"By th' powers, there's enough of ye, my friend!" O'Mally said softly, gazing up at the strapping warrior. "And, faith, ye must be as strong as a lion even to stand up after what ye've been through! But, come, ye need water now, and plenty of it. Justice, we might find a stream in yonder valley, so—"
That was as far as the doctor got. His words ended in a grunt of perplexity.
For suddenly the giant shook himself like a dog, and seemed to grow taller still. Fresh life and vigour flowed back into his body, as though by a deliberate effort of will power he had tapped some untouched reservoir of strength and stamina within him.
His chest arched itself again, the brown eyes glinted, and gravely he stared down at the bandage, flexing the corded muscles of his forearm. And what followed left Justice & Co. petrified with astonishment!
Evidently recognising Captain Justice as the castaways' leader, the warrior suddenly reached out and grasped his hand. Then, with simple dignity, he bowed and laid it upon his own black head. A brief sentence, uttered in a deep, sonorous voice, boomed out on the evening air.
And with that the mighty stranger went!
In one long, lithe stride he backed away, bent his head again, then turned and began stumbling off towards the valley, his left arm pressed close to his side, his right hand twirling the trident. Justice & Co. made not the slightest attempt to stop him. Utterly bewildered by such an action on the part of a badly wounded man, they simply stood and gaped.
"Hi! Ye daft madman, come back!" roared O'Mally at last, finding his tongue after a struggle. "Your wounds, man—ye'll open 'em! Och, burn it, never have I had a patient run away from me so fast before! Come back, ye big spalpeen, come back!"
But the injured warrior paid no heed. Staggering now and then, he ran on down the sloping ledge, not stopping until he had gained the steep entrance to the valley, where he turned to face the comrades once more. For a moment he stood gazing back at them steadfastly, a statue of bronze in the level sun-rays. His trident swung up in a farewell salute, then, suddenly, he was gone—vanishing as though the ground had opened and swallowed him!
Len Connor, perched up on the ridge, let out a long, gusty sigh.
"Well! If that don't beat it!" he exclaimed shakily. "Talk about a giddy land o' mystery! I've often heard that natives can stand more punishment than we can, but for triple-distilled strength and grit, that fellow's got 'em all licked! Who on earth can he be?"
"A scout, possibly—or a lone hunter," Justice hazarded slowly. "And those black fiends are his tribal enemies, I'll bet. By James, though, the whole affair is a mystery—like those confounded drums!" The captain listened for a second or so to the distant throbbing, and shook his head worriedly.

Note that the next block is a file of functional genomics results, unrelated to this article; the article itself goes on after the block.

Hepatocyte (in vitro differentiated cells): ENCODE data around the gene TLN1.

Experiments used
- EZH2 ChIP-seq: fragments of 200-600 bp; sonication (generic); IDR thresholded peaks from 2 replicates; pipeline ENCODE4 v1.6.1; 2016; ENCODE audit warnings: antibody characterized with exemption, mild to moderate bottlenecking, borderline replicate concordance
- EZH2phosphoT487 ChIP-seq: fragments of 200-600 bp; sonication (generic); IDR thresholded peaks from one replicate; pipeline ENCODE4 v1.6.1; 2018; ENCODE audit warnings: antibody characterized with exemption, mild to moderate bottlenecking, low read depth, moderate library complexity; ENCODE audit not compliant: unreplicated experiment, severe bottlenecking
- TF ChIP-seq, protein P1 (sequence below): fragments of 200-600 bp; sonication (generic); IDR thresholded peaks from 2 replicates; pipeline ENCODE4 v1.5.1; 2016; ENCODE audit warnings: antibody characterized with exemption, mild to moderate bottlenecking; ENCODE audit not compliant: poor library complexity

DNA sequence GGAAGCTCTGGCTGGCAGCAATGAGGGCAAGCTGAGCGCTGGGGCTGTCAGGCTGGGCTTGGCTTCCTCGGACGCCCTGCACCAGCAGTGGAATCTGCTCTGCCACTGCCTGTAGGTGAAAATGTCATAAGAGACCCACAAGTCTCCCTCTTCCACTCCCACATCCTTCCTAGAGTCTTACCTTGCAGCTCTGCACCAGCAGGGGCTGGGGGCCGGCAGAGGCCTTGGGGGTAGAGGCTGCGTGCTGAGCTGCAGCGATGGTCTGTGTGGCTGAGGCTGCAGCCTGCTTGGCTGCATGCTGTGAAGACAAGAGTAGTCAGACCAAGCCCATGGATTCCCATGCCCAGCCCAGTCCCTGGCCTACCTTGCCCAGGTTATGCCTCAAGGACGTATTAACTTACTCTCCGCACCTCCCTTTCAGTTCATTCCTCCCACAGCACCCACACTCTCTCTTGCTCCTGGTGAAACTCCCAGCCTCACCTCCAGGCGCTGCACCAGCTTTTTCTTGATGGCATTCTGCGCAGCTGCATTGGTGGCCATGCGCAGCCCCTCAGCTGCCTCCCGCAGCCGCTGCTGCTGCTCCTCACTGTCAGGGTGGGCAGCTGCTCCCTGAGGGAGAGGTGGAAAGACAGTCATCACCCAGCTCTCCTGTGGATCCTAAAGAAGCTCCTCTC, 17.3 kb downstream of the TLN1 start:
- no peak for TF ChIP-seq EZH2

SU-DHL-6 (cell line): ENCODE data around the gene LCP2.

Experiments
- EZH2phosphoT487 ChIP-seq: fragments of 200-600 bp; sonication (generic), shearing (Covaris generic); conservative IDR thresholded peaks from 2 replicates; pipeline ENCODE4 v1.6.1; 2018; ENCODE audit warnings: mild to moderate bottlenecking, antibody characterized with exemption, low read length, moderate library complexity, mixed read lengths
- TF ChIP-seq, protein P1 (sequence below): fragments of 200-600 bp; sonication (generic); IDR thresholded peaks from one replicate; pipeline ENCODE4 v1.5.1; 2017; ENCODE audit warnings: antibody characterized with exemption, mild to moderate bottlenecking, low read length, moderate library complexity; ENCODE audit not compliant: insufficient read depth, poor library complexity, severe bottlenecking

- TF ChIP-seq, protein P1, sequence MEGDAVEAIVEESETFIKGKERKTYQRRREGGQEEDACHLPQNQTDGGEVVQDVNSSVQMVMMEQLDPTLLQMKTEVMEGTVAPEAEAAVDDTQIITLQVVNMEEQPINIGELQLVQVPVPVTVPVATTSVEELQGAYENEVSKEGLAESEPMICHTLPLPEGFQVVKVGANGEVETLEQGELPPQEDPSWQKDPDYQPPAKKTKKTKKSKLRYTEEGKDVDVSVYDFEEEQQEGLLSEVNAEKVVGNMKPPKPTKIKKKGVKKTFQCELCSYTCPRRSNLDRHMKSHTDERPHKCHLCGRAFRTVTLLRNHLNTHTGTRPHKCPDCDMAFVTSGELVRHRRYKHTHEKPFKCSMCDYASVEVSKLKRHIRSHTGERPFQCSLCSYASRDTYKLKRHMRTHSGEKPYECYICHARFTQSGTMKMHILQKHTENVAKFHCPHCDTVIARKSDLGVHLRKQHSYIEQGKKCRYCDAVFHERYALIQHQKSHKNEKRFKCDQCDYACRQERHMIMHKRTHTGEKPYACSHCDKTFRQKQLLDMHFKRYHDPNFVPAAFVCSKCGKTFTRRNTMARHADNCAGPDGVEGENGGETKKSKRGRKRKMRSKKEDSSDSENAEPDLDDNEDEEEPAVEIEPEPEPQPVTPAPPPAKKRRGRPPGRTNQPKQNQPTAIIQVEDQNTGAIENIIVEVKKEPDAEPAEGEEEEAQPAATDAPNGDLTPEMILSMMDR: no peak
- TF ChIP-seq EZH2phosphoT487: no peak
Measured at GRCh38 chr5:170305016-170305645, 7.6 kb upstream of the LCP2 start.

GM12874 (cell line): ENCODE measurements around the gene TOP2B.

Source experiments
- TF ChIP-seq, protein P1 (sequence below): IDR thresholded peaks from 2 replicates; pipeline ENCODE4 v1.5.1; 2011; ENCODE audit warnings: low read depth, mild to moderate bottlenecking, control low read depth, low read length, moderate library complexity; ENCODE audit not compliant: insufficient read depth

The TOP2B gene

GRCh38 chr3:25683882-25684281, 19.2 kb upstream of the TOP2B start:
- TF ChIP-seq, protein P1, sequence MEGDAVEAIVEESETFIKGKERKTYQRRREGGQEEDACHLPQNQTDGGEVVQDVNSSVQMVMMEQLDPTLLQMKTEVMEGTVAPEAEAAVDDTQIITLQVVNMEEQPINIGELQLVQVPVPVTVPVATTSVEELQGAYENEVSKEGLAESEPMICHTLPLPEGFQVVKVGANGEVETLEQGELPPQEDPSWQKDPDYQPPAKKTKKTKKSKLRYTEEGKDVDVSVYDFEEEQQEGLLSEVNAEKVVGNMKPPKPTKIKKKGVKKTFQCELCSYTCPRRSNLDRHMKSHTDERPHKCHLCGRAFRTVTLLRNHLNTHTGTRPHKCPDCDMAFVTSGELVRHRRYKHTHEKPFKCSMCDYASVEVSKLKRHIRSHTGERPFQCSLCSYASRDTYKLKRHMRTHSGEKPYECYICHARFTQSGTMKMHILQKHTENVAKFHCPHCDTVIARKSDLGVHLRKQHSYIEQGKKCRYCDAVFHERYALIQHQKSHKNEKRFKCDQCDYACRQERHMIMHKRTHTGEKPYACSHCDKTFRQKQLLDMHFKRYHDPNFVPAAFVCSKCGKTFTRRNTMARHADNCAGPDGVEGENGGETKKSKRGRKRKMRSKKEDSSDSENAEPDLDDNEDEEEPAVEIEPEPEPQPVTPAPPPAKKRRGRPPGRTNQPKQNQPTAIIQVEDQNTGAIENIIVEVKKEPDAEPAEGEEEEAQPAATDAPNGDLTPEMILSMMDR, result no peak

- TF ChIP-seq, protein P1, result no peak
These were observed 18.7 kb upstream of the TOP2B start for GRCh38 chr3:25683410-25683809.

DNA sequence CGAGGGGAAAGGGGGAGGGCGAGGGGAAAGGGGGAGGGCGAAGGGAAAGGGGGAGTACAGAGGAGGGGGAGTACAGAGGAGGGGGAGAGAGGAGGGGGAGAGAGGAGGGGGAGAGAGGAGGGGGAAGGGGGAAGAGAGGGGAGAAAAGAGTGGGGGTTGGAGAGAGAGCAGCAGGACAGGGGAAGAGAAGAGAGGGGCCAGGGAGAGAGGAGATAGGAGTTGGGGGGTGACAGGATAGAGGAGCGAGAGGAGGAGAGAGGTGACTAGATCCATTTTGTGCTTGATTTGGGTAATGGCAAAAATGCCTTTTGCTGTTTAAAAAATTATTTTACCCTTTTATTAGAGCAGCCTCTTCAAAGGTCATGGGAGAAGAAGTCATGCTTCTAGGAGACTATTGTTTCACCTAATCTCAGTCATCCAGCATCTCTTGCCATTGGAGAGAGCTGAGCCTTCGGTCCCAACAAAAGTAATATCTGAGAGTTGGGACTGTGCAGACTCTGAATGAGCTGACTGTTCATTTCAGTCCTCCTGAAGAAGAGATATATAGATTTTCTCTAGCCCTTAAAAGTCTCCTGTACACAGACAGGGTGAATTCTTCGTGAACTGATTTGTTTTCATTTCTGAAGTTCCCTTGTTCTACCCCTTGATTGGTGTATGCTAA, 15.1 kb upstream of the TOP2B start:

"As for us, lads," he added grimly, "we seem to have made a friend, but I'm afraid we've made enemies, too, seeing that one of the beggars got away! I'm glad we butted in in time to save that hero, but unless we keep our eyes peeled, we stand a fine chance now of having his pretty playmates with the sharpened teeth round our necks!"
Midge sniffed. Now that all the excitement was over as far as he was concerned, the freckled grub-enthusiast's thoughts had returned to their usual channel.
"Blow the black blighters!" he growled. "All I know is that there's a fat flaming-yoyo up beside Len, and some hefty eggs that are probably sun-baked by now. So, if those plug-uglies want me, my address will be care of that cave up there, and all I hope is they don't start any rough stuff till I've fed. And that won't be till morning now, 'cos the sun's going, so we can't start a fire! Oh, what a country!"
Dr. O'Mally smote him a buffet that made the lad's teeth rattle.
"Cheer up, misery!" he cried encouragingly. "Begorrah, we've come so far, and since we're not dead yet we'll go farther, black cannibals or not! Hoist your slacks, professor! I'll give ye a bunk up!"
And so the comrades wearily resumed their laborious climb to shelter—lost, practically defenceless, and with the sure knowledge that savage foes, as well as one possible friend, knew of their presence in the wild mountains. It was a prospect that tested the courage of Justice & Co. to the full!
NEXT Part 5
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- As an armed forces brat, we lived in Rockcliff (Ottawa), Namao (Edmonton), Southport (Portage La Prairie), Manitoba, and Dad retired to St. Margaret's Bay, NS.
Working with the Federal Govenment for 25 years, Canadian Hydrographic Service, mostly. Now married to Gail Kelly, with two grown children, Luke and Denyse. Retired to my woodlot at Stillwater Lake, NS, on the rainy days I study the life and work of A. Hyatt Verrill 1871-1954.